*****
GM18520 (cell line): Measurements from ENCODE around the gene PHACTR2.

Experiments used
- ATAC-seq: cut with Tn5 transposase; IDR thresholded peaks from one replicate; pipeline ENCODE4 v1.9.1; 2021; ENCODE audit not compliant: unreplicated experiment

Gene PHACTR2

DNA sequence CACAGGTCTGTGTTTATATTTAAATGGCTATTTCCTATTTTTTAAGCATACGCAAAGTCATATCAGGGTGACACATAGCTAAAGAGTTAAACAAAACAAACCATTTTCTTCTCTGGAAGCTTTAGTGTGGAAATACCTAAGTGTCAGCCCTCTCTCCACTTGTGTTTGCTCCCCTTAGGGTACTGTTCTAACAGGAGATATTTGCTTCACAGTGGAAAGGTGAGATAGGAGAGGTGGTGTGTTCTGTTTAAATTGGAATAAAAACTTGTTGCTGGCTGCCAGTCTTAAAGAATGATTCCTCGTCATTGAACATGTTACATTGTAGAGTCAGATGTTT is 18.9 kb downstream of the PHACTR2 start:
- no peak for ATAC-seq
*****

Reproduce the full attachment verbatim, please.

GM18520 (cell line): Measurements from ENCODE around the gene PHACTR2.

Experiments used
- ATAC-seq: cut with Tn5 transposase; IDR thresholded peaks from one replicate; pipeline ENCODE4 v1.9.1; 2021; ENCODE audit not compliant: unreplicated experiment

Gene PHACTR2

DNA sequence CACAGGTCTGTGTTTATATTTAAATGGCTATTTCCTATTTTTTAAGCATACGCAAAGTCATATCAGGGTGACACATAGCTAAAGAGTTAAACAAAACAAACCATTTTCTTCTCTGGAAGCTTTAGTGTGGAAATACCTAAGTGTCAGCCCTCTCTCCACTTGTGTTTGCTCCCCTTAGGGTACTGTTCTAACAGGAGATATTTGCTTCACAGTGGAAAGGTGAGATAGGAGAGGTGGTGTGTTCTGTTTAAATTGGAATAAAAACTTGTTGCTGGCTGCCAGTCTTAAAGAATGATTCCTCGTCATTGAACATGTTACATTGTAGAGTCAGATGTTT is 18.9 kb downstream of the PHACTR2 start:
- no peak for ATAC-seq